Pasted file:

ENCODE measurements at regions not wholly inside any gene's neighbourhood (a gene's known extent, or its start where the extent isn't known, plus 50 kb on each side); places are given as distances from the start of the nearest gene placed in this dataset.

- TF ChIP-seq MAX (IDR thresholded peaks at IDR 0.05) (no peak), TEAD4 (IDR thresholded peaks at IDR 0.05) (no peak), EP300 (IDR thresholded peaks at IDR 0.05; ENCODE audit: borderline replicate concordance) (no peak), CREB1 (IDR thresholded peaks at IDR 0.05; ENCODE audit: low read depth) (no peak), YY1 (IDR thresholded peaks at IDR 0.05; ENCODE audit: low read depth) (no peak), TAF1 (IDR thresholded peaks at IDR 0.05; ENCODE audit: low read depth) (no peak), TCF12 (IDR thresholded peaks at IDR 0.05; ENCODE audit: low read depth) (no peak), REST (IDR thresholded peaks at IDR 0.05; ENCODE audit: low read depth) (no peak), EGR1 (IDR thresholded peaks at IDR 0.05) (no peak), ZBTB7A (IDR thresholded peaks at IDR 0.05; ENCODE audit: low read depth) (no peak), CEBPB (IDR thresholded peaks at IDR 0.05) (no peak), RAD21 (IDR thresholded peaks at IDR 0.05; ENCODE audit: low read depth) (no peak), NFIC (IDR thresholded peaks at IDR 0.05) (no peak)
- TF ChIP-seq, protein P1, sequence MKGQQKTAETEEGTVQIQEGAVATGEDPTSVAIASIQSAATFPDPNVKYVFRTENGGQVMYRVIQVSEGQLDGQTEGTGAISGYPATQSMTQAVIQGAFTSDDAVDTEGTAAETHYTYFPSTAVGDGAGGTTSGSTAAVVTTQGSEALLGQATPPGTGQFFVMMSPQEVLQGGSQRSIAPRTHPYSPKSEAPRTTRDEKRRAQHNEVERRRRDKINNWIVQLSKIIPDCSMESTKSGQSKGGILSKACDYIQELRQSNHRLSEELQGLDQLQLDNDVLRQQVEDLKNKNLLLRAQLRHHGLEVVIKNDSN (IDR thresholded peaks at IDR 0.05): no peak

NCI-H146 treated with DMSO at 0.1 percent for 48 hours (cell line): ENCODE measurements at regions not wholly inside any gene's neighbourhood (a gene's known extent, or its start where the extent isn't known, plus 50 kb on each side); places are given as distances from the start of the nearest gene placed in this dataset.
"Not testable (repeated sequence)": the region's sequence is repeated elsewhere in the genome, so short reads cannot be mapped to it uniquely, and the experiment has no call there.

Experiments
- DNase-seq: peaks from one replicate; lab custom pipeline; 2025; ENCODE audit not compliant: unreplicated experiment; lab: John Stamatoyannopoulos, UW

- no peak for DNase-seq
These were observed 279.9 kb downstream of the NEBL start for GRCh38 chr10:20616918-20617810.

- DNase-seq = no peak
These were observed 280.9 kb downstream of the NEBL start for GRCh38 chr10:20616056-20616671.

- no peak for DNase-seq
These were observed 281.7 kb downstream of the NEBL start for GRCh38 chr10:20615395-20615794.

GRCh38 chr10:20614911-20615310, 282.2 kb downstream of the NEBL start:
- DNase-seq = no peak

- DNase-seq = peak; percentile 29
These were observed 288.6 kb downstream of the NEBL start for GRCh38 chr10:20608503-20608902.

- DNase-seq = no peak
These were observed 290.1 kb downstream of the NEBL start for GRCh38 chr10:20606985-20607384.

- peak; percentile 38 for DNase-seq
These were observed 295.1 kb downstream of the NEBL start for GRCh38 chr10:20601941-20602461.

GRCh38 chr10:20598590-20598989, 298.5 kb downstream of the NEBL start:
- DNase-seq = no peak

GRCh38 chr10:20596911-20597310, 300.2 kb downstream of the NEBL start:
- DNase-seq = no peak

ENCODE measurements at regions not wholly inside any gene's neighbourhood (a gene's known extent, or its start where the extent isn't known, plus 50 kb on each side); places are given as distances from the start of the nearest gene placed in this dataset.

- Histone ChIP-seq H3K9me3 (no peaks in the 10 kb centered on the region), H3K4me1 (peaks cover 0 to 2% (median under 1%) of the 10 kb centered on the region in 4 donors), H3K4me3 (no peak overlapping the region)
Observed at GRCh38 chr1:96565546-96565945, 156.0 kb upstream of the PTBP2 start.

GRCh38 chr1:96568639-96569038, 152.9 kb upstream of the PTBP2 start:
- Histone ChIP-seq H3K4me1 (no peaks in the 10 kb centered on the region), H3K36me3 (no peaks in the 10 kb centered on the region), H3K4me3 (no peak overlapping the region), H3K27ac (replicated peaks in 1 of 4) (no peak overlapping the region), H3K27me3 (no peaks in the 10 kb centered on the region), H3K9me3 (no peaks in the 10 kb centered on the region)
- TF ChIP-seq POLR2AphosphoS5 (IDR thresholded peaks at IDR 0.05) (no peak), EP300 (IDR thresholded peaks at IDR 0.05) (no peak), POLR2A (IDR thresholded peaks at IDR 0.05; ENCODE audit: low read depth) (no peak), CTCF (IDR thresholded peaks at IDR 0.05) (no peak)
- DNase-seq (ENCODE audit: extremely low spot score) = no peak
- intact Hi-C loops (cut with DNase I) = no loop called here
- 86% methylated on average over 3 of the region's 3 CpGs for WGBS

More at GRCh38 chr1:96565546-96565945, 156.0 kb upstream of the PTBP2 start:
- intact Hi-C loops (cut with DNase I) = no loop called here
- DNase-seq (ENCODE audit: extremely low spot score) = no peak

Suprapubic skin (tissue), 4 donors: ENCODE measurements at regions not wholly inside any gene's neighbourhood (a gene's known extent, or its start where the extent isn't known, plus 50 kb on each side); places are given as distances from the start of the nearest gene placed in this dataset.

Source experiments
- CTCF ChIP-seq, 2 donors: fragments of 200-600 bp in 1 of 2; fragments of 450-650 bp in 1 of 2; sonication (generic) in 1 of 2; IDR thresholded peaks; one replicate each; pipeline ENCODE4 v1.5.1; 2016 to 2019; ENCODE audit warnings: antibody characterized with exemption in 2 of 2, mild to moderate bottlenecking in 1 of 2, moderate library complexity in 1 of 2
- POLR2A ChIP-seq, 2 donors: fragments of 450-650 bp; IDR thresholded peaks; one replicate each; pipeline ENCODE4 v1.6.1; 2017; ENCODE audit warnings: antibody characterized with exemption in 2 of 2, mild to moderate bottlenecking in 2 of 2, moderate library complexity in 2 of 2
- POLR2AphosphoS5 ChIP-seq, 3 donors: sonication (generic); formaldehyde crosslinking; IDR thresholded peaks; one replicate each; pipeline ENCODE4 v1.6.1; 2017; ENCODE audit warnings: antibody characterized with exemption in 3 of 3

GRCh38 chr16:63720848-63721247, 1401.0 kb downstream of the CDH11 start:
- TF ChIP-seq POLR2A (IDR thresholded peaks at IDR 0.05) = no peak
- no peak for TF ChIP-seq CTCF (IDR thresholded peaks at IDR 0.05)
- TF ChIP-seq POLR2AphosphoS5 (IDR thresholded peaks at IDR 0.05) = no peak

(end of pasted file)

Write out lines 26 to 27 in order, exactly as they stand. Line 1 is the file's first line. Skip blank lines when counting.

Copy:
ENCODE measurements at regions not wholly inside any gene's neighbourhood (a gene's known extent, or its start where the extent isn't known, plus 50 kb on each side); places are given as distances from the start of the nearest gene placed in this dataset.

- Histone ChIP-seq H3K9me3 (no peaks in the 10 kb centered on the region), H3K4me1 (peaks cover 0 to 2% (median under 1%) of the 10 kb centered on the region in 4 donors), H3K4me3 (no peak overlapping the region)